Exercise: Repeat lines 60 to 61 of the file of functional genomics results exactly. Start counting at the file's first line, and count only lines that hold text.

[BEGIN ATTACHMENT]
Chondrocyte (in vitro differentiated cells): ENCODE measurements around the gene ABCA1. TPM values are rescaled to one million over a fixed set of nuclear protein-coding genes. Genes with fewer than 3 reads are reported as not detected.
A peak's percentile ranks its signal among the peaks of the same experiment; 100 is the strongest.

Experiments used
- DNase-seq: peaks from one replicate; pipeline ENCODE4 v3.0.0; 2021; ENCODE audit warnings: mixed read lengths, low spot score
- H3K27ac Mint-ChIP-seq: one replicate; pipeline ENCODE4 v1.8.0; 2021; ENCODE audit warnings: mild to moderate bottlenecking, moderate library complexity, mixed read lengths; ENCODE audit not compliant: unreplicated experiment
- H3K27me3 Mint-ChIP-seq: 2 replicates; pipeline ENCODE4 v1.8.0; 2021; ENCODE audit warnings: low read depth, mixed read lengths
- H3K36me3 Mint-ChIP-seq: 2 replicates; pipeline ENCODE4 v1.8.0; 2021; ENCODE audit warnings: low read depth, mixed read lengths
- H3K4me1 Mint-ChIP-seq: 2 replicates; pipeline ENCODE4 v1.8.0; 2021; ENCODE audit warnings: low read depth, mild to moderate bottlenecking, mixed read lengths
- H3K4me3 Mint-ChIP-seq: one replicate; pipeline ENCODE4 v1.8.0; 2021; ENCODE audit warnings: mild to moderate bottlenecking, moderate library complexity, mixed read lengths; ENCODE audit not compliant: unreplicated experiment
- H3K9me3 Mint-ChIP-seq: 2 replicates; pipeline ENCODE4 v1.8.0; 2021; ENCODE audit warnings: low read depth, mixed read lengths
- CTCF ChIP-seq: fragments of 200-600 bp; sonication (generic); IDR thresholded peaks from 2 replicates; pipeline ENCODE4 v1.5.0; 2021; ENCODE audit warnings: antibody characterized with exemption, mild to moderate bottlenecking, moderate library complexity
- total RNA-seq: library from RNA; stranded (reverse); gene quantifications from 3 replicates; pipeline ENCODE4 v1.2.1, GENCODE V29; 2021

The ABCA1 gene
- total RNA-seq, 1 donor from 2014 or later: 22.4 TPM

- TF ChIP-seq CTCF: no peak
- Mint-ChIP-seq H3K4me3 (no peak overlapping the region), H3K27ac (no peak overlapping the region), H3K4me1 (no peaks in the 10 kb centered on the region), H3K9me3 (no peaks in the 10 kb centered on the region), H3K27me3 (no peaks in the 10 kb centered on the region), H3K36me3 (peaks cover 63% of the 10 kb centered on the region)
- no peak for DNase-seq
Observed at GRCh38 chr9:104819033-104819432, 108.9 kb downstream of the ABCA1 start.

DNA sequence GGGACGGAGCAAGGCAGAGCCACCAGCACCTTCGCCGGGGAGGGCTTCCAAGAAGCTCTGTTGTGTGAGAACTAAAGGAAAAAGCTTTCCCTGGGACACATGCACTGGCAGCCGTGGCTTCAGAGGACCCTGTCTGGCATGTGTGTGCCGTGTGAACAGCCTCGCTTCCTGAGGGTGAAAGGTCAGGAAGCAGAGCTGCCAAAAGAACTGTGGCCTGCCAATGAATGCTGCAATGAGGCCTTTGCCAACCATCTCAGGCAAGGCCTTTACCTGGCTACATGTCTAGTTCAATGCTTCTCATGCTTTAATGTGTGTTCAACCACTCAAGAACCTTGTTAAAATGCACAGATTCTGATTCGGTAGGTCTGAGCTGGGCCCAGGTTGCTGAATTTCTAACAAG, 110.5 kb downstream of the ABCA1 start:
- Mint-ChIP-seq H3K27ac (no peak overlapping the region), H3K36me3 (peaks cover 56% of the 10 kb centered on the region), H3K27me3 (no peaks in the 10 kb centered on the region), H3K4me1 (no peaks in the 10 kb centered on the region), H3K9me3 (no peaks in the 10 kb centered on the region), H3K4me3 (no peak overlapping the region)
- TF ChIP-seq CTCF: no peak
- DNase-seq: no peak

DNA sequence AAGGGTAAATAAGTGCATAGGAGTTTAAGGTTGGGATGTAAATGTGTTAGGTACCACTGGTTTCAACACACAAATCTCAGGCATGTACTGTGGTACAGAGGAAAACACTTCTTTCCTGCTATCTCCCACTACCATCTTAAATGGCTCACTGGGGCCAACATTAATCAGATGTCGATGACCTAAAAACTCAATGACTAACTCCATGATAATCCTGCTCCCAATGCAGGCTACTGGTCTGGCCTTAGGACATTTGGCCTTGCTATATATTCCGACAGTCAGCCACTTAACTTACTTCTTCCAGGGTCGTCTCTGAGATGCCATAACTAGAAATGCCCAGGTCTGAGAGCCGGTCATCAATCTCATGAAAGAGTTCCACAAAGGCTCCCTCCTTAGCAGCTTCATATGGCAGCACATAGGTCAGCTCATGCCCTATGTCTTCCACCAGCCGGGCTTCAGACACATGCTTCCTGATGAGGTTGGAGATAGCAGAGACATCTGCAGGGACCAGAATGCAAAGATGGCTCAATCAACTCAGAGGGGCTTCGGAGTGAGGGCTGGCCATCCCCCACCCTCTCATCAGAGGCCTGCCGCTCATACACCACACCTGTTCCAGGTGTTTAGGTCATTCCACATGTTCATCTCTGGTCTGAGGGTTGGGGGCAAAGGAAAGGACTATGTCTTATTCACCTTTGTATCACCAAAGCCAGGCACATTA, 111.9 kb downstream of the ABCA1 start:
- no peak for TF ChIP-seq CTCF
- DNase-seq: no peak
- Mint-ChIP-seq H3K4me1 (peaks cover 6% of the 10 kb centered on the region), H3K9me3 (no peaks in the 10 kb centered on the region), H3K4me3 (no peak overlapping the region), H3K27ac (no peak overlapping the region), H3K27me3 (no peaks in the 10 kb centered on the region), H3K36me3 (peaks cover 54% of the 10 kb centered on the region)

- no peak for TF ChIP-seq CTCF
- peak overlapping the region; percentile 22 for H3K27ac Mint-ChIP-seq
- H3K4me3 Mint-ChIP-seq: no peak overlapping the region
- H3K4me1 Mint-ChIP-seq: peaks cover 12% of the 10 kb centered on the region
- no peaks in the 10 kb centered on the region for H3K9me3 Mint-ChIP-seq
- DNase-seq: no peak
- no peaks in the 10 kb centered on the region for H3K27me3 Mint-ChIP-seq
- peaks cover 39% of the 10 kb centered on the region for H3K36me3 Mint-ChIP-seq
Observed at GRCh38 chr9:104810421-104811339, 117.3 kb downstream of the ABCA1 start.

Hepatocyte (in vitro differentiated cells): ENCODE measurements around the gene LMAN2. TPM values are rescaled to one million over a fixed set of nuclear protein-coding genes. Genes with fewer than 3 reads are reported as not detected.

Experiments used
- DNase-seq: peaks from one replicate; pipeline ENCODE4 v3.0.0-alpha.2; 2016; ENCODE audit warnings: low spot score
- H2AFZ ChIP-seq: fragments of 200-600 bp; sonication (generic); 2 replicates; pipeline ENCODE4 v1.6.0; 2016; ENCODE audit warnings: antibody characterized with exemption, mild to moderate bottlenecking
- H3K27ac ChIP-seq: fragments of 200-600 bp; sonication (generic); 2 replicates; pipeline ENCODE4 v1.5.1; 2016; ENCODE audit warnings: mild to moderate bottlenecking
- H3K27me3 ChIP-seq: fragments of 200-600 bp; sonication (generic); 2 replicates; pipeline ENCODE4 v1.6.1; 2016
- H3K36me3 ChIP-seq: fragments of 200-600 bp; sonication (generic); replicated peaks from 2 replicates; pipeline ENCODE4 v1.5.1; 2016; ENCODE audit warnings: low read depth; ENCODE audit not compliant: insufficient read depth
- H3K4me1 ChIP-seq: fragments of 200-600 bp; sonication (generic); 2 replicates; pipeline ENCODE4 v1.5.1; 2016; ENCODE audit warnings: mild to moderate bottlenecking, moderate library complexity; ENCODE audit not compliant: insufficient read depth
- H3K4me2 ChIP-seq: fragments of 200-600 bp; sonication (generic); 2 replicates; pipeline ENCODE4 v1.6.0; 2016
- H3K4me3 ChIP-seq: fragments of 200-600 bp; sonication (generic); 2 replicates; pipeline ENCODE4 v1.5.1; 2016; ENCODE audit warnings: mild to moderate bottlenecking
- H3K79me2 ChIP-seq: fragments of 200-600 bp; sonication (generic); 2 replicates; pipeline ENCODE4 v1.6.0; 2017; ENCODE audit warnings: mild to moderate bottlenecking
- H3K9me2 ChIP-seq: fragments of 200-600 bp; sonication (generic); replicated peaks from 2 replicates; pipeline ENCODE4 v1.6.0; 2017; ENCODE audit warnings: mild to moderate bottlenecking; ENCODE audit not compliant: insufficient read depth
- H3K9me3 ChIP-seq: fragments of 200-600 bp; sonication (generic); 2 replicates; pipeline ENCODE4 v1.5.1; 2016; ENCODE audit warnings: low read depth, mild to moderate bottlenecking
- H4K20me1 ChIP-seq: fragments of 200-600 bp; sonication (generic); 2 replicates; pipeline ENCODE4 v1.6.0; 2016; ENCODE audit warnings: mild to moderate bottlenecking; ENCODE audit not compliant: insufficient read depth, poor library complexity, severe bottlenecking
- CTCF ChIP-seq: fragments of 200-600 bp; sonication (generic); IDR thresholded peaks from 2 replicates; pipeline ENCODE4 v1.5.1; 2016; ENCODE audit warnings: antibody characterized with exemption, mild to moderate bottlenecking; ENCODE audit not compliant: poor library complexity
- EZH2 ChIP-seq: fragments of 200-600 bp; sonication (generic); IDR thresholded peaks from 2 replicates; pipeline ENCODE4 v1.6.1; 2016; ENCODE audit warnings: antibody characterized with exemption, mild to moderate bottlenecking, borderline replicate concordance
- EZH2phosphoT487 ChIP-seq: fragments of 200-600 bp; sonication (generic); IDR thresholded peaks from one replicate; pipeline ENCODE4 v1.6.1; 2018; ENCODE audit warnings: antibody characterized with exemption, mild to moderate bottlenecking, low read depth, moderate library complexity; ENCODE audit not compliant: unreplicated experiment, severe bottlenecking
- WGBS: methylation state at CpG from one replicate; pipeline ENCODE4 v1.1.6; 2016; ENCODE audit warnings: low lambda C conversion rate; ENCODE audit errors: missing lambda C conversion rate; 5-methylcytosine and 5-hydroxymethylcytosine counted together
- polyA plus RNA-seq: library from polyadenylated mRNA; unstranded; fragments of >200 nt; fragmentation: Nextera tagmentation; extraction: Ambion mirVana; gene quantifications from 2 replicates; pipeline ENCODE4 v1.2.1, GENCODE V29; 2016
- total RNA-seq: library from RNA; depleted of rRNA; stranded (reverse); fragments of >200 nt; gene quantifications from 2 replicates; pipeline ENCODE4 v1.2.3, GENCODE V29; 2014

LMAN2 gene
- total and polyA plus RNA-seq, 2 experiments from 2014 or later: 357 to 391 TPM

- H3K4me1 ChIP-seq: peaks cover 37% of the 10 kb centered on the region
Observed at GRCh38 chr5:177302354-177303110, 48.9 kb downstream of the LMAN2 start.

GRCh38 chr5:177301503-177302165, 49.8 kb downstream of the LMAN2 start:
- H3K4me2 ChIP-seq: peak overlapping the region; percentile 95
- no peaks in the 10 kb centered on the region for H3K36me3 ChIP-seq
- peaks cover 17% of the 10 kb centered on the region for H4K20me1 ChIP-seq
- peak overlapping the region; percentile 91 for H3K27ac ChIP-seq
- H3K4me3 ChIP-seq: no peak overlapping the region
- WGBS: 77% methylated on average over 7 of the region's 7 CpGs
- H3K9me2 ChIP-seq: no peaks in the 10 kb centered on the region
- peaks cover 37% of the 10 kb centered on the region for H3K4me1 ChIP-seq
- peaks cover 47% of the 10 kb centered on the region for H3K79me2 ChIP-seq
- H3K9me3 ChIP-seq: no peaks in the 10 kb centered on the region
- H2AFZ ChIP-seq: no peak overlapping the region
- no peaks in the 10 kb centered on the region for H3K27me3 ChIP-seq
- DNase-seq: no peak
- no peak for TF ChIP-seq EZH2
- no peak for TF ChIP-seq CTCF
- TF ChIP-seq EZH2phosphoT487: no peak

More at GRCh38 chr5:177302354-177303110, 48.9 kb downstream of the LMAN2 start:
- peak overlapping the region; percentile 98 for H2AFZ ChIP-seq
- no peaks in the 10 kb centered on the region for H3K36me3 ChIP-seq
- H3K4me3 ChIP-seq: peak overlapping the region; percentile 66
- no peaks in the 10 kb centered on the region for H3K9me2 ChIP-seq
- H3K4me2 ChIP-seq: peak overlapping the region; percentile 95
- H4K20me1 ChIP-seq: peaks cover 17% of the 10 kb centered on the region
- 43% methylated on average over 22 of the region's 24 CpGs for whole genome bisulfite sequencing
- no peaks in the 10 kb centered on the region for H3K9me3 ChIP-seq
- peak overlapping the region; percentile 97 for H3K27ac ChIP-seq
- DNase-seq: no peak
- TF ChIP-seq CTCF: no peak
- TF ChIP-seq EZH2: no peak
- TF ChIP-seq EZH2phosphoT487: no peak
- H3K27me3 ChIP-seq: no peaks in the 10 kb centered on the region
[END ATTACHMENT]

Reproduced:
GRCh38 chr5:177301503-177302165, 49.8 kb downstream of the LMAN2 start:
- H3K4me2 ChIP-seq: peak overlapping the region; percentile 95